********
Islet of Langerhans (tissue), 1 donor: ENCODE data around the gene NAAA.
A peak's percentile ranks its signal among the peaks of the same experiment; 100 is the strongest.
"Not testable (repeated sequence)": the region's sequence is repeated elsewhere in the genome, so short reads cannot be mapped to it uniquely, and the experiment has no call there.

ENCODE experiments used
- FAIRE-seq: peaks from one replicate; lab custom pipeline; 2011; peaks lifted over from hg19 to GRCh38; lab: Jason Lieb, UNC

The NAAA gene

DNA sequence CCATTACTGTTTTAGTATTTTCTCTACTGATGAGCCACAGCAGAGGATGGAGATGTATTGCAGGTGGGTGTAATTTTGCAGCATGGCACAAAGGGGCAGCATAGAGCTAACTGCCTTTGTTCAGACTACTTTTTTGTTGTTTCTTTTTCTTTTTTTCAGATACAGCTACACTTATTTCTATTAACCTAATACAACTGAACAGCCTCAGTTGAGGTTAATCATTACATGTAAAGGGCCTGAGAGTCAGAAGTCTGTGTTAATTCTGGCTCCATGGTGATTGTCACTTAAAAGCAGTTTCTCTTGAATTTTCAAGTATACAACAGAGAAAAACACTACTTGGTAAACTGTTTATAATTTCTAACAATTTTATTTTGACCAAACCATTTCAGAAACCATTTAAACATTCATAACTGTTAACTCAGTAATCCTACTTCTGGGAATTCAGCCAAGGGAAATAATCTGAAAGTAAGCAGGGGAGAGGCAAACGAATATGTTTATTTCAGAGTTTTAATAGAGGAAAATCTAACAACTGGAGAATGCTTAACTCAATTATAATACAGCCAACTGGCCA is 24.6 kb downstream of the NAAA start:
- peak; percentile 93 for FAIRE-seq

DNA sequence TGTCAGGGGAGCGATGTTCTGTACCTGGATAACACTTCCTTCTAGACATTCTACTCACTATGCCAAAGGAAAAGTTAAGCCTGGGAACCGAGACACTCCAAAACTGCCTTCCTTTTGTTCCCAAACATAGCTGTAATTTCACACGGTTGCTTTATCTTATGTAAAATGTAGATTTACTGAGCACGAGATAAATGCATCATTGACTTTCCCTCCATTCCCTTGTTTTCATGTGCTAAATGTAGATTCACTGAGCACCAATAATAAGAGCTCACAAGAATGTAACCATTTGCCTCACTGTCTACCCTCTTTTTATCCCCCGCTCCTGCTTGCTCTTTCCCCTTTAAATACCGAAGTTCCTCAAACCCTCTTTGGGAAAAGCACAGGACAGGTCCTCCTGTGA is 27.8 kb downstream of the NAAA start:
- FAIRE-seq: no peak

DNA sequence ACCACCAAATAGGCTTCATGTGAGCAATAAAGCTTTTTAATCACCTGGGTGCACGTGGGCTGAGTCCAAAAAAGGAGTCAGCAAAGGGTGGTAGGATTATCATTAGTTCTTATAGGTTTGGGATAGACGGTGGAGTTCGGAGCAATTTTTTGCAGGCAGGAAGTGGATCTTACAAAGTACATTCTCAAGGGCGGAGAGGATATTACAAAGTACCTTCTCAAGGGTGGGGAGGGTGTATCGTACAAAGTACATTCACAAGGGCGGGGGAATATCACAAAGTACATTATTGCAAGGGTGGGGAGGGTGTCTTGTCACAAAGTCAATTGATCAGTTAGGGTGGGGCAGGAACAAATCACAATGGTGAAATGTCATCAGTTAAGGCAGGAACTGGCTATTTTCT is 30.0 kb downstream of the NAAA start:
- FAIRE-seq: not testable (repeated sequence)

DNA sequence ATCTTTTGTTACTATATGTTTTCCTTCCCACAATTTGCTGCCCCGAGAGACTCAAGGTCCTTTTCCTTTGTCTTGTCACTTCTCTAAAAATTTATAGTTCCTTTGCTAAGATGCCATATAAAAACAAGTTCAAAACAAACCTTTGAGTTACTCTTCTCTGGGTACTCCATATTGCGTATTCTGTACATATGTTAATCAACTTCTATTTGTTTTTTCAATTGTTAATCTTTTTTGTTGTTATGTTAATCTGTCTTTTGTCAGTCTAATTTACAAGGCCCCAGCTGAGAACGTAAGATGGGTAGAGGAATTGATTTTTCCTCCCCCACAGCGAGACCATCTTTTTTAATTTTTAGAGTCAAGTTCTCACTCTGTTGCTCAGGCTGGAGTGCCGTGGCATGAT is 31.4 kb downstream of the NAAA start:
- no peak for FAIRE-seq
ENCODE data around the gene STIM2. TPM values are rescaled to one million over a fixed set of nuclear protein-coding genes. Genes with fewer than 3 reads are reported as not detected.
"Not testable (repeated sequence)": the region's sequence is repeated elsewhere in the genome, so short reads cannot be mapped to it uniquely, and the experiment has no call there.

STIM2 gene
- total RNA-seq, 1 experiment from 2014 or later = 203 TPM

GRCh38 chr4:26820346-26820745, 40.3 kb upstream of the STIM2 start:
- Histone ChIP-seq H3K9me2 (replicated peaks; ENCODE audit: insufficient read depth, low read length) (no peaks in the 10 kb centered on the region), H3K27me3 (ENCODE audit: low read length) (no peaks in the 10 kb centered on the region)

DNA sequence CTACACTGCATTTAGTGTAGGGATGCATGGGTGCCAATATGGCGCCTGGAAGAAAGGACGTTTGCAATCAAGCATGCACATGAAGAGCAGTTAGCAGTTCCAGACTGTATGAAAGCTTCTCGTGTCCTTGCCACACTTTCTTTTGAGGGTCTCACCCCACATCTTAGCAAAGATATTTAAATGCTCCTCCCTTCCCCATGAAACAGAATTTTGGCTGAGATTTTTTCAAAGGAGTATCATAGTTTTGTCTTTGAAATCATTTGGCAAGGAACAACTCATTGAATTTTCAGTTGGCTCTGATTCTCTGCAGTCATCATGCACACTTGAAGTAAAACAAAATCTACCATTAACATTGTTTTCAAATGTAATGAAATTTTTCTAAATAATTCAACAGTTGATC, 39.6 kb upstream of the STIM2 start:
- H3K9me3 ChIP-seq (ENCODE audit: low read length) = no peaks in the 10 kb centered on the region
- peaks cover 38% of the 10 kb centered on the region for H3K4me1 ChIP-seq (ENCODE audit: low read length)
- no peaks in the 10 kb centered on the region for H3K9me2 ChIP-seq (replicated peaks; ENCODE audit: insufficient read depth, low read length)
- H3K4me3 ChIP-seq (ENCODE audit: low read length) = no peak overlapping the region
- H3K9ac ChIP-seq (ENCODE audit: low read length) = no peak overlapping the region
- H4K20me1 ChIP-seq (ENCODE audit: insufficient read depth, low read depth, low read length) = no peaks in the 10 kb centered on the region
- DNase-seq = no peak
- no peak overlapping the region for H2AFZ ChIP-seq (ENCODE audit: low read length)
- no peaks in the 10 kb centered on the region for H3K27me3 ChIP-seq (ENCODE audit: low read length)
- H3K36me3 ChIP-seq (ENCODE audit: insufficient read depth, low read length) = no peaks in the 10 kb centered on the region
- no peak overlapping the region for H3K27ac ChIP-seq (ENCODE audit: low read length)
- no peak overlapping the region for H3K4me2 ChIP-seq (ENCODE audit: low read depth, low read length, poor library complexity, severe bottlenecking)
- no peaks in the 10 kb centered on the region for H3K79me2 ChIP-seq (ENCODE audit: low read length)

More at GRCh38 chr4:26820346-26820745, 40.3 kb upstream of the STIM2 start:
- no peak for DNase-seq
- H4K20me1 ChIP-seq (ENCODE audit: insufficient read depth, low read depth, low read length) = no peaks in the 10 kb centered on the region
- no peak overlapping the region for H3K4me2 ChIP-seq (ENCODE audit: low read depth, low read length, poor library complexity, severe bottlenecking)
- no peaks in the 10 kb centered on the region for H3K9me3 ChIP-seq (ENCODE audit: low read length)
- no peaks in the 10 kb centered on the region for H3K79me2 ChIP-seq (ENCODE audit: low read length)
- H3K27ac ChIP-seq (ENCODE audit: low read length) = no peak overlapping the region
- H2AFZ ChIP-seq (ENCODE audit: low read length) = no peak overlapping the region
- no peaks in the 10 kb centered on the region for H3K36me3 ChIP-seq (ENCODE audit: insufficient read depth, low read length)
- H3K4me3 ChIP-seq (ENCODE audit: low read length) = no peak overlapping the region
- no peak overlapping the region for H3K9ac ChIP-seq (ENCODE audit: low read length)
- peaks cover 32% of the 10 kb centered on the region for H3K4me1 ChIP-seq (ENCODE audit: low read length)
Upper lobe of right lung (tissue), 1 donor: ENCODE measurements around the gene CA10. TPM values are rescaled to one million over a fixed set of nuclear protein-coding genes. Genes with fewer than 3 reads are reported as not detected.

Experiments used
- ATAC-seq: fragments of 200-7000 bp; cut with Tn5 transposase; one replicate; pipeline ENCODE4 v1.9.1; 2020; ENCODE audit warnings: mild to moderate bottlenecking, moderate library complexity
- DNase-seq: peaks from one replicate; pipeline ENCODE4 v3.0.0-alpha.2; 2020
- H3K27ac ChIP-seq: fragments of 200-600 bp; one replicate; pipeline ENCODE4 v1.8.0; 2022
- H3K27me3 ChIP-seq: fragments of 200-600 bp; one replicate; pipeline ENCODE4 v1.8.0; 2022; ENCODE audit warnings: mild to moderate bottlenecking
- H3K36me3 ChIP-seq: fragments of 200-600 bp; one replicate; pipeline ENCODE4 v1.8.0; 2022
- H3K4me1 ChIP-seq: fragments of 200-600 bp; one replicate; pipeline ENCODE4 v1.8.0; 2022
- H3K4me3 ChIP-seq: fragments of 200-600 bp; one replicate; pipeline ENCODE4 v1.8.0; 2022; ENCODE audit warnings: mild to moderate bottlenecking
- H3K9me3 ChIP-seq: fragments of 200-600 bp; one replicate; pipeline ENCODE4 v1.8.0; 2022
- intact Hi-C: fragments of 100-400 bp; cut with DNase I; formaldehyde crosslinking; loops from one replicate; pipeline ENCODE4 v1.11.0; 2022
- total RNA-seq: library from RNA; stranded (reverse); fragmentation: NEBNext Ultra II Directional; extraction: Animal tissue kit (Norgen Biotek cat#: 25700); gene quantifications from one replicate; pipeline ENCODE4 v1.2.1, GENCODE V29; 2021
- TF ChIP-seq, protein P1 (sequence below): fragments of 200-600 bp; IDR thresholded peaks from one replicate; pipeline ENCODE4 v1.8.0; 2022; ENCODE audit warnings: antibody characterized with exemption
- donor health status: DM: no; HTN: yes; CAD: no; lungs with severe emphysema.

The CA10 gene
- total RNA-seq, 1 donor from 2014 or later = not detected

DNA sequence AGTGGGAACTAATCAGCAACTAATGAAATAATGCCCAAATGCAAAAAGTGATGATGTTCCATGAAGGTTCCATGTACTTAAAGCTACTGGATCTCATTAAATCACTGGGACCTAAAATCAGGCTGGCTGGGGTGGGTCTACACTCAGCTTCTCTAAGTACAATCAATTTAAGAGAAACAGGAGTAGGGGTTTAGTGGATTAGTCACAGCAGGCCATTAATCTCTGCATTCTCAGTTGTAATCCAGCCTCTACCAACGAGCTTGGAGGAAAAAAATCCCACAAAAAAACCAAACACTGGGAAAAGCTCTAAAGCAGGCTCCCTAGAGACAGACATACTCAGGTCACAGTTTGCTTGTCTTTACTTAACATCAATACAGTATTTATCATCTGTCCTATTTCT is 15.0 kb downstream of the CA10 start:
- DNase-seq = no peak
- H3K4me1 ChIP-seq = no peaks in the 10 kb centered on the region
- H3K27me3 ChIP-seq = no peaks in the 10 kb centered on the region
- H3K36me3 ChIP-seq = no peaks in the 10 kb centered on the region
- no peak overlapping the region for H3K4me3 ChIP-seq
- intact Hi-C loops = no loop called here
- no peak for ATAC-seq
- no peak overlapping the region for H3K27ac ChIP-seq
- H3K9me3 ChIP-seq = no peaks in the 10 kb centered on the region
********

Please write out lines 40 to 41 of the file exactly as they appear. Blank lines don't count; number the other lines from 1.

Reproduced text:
- no peaks in the 10 kb centered on the region for H3K79me2 ChIP-seq (ENCODE audit: low read length)
- H3K27ac ChIP-seq (ENCODE audit: low read length) = no peak overlapping the region